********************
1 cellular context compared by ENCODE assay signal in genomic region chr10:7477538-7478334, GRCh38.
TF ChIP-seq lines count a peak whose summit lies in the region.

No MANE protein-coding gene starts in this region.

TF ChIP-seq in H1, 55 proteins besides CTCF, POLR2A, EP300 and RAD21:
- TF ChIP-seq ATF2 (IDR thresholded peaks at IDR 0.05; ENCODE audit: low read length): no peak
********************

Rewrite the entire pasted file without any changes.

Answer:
1 cellular context compared by ENCODE assay signal in genomic region chr10:7477538-7478334, GRCh38.
TF ChIP-seq lines count a peak whose summit lies in the region.

No MANE protein-coding gene starts in this region.

TF ChIP-seq in H1, 55 proteins besides CTCF, POLR2A, EP300 and RAD21:
- TF ChIP-seq ATF2 (IDR thresholded peaks at IDR 0.05; ENCODE audit: low read length): no peak